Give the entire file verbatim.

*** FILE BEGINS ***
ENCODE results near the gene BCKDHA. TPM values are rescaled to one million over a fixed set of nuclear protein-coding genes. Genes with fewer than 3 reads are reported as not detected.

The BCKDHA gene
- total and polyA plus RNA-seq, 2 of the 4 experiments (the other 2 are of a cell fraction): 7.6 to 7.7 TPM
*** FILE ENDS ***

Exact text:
ENCODE results near the gene BCKDHA. TPM values are rescaled to one million over a fixed set of nuclear protein-coding genes. Genes with fewer than 3 reads are reported as not detected.

The BCKDHA gene
- total and polyA plus RNA-seq, 2 of the 4 experiments (the other 2 are of a cell fraction): 7.6 to 7.7 TPM